High-Dynamic Range

Normal Exposure (0)

Normal Exposure (0)

The human eye is truly incredible.

In daytime, we can easily see details in BOTH the dark shadows and the bright sky.

Take a photograph though, and we end up with either a blown-out sky or dark shadows with no detail to see. 

This is not the fault of inaccurate meter-reading, it's simply a camera's inability to truly capture the full dynamic range of a scene as we humans see it.

Right from the very beginning of photography, it was obvious that a single exposure was incapable of capturing the entire tonal range of daytime landscapes.

Often, we have to decide what we are prepared to sacrifice for the sake of the overall photograph: Will it be the sky or the shadows?

Enter: High-Dynamic Range photography (HDR)

The process involves taking multiple photos (usually 3) of the same subject, but each photo will have a different exposure.

One will be a normal (0) exposure.

One will be over-exposed by perhaps 2 stops (+2) to brighten the shadows up a bit.

While another might be under-exposed by 2 stops (-2) to darken up a bright sky and bring out the details in the clouds.

We can achieve greater dynamic range in a scene by combining as little as 2 exposures, and many people will shoot even more so they have a greater palette to work with during processing.

Once in the computer, these different exposures are blended together to create one single image which shows much greater details in the highlights, the shadows and everywhere in between.

This new HDR image can be made into something which is either realistic-looking (where it looks like a regular image) OR it can be over-processed into an image that borders on the surreal and psychedelic.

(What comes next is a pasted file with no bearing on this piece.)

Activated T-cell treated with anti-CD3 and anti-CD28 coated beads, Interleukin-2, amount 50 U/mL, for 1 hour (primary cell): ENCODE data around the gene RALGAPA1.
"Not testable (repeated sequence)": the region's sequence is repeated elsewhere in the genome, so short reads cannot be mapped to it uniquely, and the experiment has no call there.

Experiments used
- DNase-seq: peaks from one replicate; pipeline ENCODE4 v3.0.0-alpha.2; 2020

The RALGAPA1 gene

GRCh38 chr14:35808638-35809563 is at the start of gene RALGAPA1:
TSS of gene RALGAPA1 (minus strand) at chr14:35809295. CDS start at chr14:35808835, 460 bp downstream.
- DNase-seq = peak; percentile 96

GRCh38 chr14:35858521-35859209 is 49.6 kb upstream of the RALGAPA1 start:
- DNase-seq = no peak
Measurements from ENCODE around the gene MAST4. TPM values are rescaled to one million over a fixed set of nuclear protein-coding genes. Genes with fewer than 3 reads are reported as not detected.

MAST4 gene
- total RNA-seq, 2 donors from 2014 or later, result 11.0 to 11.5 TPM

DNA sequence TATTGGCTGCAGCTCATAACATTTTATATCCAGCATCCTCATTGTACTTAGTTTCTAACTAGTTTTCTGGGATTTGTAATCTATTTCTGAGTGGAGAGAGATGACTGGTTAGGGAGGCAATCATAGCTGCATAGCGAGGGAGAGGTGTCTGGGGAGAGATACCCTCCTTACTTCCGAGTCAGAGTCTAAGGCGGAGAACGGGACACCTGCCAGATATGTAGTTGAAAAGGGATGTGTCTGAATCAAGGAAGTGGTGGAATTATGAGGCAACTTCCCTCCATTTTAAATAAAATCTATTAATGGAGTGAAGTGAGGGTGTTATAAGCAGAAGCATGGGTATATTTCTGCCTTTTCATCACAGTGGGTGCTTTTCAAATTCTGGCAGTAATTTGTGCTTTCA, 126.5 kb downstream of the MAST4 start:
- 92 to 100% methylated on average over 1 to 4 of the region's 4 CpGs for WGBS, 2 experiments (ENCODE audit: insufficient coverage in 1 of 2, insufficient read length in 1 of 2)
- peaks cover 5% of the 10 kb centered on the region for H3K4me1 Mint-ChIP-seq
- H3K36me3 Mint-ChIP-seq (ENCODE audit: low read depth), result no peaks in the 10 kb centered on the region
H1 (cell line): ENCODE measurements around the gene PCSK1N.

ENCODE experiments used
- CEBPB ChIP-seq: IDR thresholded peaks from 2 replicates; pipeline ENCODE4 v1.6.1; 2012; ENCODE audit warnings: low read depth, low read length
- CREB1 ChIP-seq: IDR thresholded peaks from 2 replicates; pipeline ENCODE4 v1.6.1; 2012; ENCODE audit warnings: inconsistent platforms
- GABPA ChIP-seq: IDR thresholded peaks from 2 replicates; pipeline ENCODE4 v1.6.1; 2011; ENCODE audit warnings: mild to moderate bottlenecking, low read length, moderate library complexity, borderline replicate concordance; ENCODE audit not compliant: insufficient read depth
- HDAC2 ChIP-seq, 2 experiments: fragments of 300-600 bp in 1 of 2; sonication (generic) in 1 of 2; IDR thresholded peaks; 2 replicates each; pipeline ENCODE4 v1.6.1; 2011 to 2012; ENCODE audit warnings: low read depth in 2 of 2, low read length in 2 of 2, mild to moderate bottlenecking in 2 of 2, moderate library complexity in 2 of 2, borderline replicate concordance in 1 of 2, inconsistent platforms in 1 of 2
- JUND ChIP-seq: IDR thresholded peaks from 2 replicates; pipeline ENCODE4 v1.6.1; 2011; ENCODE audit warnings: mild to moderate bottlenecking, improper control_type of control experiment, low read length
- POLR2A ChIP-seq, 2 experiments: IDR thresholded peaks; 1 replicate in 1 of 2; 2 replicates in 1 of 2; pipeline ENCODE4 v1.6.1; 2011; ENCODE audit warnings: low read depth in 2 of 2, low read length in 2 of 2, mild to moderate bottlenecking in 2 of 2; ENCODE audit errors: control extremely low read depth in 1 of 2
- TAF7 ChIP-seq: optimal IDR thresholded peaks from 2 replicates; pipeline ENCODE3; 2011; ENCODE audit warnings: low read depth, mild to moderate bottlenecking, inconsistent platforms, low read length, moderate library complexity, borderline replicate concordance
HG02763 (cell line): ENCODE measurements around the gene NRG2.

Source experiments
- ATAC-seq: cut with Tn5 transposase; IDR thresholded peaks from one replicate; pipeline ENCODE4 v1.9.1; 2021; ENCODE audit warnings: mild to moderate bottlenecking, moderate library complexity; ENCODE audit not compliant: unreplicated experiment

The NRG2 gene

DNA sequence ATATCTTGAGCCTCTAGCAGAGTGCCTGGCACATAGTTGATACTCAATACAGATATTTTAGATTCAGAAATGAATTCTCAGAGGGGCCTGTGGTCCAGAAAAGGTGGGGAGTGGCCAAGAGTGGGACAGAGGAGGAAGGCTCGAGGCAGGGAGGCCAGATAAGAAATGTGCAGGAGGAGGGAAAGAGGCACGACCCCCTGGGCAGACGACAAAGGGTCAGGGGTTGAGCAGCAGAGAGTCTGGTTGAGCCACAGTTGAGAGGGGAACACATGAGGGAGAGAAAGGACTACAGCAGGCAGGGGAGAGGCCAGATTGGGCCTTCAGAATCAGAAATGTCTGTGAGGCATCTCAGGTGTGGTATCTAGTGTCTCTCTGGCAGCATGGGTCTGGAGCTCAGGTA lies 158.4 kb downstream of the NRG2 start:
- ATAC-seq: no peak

It all depends on the software being used and what we personally want our final image to look like.

In this page's slideshow example, I used multiple images: my original exposures (spots and all), an image a typical HDR-program might create on it's default settings and the finished product (cropping included).

When it comes to the blending of the different exposures, I often find that some HDR programs give me too surreal an image to work with, especially in this case.

There's usually a heavy contrast to the blended image, with a very noticeable halo around the edges of trees/buildings and the sky looks just awful and unnatural. If I were to work on that image, those are all problem areas I will have to constantly monitor and repair as I work through the image.

I find it's much better to blend the exposures yourself to get something more natural and yet, there are times when I am having a particular problem blending a complex image that a program actually does a perfect job of giving me a good base image with no heavy contrast or halos. Go figure.

My cameras are set not to record in JPG, but rather the RAW format.

RAW is the complete and unprocessed image file that a camera's digital sensor records. 

It's a flat image, dull and rather devoid of color.

Don't be fooled though. Once we begin processing a RAW image, that's when we see all the magnificent detail and color.

The downside to RAW is that it needs to be processed to bring things out and RAW is a VERY LARGE FILE in comparison to a JPG.

JPG takes all the information the digital sensor records, throws a lot of it away to save space. Afterwards, it will compress the hell out of what's left to create a final, much smaller image file that's easy to share with others.

Unfortunately, once this information has been discarded... it's gone forever.

Since RAW keeps ALL the information intact, it can still be used as software capabilities continue to evolve year after year. Our RAW file is along for the ride, limited only by the original camera and lens we used.

The JPG is forever locked into the moment that it was created, with little ability to be improved in the future. Those blown-out skies, quite possibly recoverable with a RAW file, are blown-out forever with a JPG.

"Remember, not everything is a picture. A good eye can edit before the shutter opens."

Craig Coverdale

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